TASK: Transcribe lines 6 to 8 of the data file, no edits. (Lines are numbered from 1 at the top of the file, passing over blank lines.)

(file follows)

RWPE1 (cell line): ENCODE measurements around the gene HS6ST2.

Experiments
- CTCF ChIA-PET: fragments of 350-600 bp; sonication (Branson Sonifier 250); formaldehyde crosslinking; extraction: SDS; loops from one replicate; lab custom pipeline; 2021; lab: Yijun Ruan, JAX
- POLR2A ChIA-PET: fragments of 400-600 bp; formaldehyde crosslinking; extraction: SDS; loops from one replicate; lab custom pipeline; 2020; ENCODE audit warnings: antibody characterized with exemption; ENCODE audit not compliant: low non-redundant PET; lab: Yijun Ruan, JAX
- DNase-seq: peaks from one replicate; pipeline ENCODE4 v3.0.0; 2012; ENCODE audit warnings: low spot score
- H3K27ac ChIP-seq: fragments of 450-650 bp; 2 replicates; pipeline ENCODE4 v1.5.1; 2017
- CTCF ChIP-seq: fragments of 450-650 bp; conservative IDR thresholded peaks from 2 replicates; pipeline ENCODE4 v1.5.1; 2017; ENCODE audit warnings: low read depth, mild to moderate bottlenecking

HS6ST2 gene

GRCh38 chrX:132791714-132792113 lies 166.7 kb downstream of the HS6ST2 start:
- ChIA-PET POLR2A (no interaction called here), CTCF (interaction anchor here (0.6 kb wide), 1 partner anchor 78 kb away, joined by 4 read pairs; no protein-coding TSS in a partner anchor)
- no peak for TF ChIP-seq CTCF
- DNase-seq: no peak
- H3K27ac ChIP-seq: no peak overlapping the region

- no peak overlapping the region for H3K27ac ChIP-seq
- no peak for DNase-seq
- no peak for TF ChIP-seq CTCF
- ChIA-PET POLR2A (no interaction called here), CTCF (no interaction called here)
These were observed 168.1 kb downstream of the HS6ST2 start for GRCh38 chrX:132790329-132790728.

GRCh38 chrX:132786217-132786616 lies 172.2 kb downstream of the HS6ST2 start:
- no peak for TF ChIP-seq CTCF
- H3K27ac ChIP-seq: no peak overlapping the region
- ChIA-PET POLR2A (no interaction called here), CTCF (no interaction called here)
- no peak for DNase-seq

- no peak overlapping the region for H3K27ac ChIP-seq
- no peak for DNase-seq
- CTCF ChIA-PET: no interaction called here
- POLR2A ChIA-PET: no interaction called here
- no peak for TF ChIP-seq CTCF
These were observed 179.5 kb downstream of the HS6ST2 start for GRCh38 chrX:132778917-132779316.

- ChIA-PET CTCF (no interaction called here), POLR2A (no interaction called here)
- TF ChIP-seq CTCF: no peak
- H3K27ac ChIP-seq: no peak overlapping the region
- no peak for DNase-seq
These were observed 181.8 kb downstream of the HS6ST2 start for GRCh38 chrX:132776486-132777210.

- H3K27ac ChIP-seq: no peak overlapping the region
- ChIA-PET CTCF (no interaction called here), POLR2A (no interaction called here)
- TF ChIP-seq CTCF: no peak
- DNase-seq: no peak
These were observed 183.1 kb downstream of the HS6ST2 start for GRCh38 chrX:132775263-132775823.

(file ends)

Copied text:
- H3K27ac ChIP-seq: fragments of 450-650 bp; 2 replicates; pipeline ENCODE4 v1.5.1; 2017
- CTCF ChIP-seq: fragments of 450-650 bp; conservative IDR thresholded peaks from 2 replicates; pipeline ENCODE4 v1.5.1; 2017; ENCODE audit warnings: low read depth, mild to moderate bottlenecking

HS6ST2 gene